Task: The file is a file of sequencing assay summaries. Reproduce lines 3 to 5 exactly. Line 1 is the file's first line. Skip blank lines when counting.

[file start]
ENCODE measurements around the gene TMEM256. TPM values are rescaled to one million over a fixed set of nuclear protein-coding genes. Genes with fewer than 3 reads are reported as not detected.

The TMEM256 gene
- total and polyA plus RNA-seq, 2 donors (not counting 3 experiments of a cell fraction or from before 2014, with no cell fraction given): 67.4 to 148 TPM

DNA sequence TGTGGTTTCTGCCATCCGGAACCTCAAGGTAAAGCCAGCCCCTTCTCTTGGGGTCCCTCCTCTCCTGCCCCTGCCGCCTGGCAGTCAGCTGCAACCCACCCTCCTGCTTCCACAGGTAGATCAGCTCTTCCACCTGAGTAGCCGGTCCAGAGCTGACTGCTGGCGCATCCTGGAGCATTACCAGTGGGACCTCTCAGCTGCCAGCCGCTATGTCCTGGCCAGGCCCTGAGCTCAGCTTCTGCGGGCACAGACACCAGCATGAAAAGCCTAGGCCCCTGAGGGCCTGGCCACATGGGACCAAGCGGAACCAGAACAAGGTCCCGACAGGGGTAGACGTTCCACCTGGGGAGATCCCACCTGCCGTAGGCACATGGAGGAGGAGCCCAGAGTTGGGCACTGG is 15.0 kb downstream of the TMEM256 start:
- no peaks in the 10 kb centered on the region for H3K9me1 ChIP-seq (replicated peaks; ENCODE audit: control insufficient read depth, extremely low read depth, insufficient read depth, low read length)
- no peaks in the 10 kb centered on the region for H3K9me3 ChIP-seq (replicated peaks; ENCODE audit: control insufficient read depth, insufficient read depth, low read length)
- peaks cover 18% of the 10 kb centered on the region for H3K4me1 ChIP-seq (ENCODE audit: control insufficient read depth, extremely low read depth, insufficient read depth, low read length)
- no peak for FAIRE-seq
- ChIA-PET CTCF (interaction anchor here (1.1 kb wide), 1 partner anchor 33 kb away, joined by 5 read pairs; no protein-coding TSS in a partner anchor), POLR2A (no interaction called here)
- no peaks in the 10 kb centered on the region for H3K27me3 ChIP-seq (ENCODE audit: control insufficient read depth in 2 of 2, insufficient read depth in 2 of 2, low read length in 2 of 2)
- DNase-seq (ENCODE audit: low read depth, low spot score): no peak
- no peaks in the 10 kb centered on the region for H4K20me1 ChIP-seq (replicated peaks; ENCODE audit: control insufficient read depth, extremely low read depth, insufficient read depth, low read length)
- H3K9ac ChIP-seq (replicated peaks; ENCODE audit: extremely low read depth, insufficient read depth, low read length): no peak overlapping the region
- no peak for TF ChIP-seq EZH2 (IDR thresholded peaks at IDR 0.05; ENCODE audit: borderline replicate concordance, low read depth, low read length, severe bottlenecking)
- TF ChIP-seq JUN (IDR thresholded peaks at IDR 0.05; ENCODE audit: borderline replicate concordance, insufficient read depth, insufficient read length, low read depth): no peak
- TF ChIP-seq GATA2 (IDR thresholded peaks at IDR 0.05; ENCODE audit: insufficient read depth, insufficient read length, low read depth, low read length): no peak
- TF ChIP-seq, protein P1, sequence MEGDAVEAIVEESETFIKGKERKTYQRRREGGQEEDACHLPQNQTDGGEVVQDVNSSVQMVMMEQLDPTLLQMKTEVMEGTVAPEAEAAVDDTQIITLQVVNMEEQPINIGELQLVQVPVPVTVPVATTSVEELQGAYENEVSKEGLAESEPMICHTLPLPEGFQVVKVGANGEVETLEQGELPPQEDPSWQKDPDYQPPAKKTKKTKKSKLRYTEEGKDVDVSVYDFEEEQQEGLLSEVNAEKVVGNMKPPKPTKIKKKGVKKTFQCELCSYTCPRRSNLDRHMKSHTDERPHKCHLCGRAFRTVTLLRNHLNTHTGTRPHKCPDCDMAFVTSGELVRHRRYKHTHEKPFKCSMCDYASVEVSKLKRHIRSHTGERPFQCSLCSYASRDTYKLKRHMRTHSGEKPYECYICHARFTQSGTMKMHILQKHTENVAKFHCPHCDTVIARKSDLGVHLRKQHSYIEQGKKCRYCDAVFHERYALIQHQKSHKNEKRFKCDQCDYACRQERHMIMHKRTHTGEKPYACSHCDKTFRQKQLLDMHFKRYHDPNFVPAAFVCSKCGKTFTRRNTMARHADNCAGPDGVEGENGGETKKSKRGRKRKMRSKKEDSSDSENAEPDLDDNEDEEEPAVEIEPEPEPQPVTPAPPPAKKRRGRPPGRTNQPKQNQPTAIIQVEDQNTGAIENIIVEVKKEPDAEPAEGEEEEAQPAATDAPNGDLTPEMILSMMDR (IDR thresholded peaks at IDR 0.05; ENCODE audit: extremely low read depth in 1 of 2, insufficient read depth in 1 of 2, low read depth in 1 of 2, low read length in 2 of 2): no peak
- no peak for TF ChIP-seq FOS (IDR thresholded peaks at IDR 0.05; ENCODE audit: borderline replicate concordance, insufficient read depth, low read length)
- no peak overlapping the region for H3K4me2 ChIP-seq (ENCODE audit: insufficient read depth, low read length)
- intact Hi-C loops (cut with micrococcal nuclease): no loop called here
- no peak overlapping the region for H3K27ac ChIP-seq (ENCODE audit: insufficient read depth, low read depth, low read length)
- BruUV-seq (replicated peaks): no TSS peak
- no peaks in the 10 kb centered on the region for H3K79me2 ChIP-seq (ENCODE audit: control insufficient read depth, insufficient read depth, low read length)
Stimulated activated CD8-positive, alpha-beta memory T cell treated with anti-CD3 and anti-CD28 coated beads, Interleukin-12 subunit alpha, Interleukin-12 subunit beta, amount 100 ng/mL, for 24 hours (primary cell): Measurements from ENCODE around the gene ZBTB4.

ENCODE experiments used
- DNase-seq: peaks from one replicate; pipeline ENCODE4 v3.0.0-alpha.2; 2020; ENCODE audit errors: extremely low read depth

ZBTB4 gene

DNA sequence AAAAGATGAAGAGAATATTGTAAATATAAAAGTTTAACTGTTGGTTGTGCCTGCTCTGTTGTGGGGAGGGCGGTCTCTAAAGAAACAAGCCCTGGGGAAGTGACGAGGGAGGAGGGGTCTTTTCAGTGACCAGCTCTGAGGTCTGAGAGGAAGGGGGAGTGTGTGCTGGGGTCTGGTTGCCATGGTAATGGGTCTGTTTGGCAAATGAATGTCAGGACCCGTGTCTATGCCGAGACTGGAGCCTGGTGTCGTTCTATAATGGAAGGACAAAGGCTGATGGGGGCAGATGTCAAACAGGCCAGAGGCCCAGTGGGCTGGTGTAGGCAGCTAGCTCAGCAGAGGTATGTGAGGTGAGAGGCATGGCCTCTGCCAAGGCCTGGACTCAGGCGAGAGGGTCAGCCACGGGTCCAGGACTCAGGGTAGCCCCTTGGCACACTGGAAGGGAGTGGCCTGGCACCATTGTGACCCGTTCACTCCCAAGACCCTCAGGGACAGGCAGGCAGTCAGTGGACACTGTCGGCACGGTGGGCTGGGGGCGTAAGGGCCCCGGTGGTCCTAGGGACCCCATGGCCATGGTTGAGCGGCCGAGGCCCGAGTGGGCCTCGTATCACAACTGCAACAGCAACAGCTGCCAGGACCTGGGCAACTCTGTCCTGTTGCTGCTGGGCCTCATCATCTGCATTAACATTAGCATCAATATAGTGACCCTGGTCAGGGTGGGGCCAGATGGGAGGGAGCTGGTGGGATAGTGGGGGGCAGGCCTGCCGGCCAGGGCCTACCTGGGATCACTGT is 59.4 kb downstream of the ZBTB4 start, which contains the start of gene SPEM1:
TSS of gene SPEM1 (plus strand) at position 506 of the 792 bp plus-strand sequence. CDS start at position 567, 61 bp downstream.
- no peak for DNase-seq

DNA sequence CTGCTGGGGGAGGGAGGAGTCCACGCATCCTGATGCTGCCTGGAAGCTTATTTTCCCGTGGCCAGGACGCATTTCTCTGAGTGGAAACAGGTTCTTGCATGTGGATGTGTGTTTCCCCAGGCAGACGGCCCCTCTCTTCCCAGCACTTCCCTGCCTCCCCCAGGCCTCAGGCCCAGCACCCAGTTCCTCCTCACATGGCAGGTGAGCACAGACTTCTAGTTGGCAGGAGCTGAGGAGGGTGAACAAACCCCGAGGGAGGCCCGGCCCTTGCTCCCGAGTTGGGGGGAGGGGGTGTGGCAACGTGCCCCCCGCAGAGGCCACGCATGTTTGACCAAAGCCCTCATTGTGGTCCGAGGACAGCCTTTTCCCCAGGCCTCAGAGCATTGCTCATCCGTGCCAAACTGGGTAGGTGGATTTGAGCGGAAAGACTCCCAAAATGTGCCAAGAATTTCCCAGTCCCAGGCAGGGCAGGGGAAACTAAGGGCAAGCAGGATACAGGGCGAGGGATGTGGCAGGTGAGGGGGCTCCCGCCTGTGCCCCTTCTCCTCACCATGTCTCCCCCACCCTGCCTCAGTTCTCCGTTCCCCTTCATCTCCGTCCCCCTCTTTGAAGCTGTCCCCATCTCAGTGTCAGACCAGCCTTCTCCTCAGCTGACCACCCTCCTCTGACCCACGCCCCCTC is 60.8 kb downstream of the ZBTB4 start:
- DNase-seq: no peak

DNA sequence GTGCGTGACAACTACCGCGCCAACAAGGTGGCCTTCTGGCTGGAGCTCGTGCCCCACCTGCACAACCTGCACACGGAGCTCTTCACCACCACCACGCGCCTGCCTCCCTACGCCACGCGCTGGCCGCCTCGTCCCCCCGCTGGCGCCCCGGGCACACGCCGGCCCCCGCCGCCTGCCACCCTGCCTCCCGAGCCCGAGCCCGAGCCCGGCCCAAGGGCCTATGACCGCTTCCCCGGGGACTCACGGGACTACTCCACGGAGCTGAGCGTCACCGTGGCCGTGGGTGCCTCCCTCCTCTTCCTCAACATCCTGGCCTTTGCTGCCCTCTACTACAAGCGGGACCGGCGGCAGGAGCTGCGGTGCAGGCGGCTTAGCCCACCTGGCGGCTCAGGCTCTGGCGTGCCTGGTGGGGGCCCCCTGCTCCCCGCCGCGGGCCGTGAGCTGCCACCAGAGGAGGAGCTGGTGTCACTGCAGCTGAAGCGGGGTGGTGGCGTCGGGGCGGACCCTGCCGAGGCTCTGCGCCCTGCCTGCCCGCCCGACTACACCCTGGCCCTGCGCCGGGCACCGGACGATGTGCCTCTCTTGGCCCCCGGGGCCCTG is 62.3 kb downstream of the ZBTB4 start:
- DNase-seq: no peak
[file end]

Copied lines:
- total and polyA plus RNA-seq, 2 donors (not counting 3 experiments of a cell fraction or from before 2014, with no cell fraction given): 67.4 to 148 TPM

DNA sequence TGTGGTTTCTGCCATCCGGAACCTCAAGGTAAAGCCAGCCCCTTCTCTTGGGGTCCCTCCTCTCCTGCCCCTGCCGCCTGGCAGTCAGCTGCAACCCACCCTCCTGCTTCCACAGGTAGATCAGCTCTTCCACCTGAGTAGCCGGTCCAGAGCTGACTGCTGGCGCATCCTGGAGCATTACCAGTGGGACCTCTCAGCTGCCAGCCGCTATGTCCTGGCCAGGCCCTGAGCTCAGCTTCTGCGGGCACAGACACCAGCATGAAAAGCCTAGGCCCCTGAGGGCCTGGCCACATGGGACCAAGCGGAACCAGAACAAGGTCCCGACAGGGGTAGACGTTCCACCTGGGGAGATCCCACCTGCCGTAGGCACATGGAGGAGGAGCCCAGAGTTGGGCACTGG is 15.0 kb downstream of the TMEM256 start:
- no peaks in the 10 kb centered on the region for H3K9me1 ChIP-seq (replicated peaks; ENCODE audit: control insufficient read depth, extremely low read depth, insufficient read depth, low read length)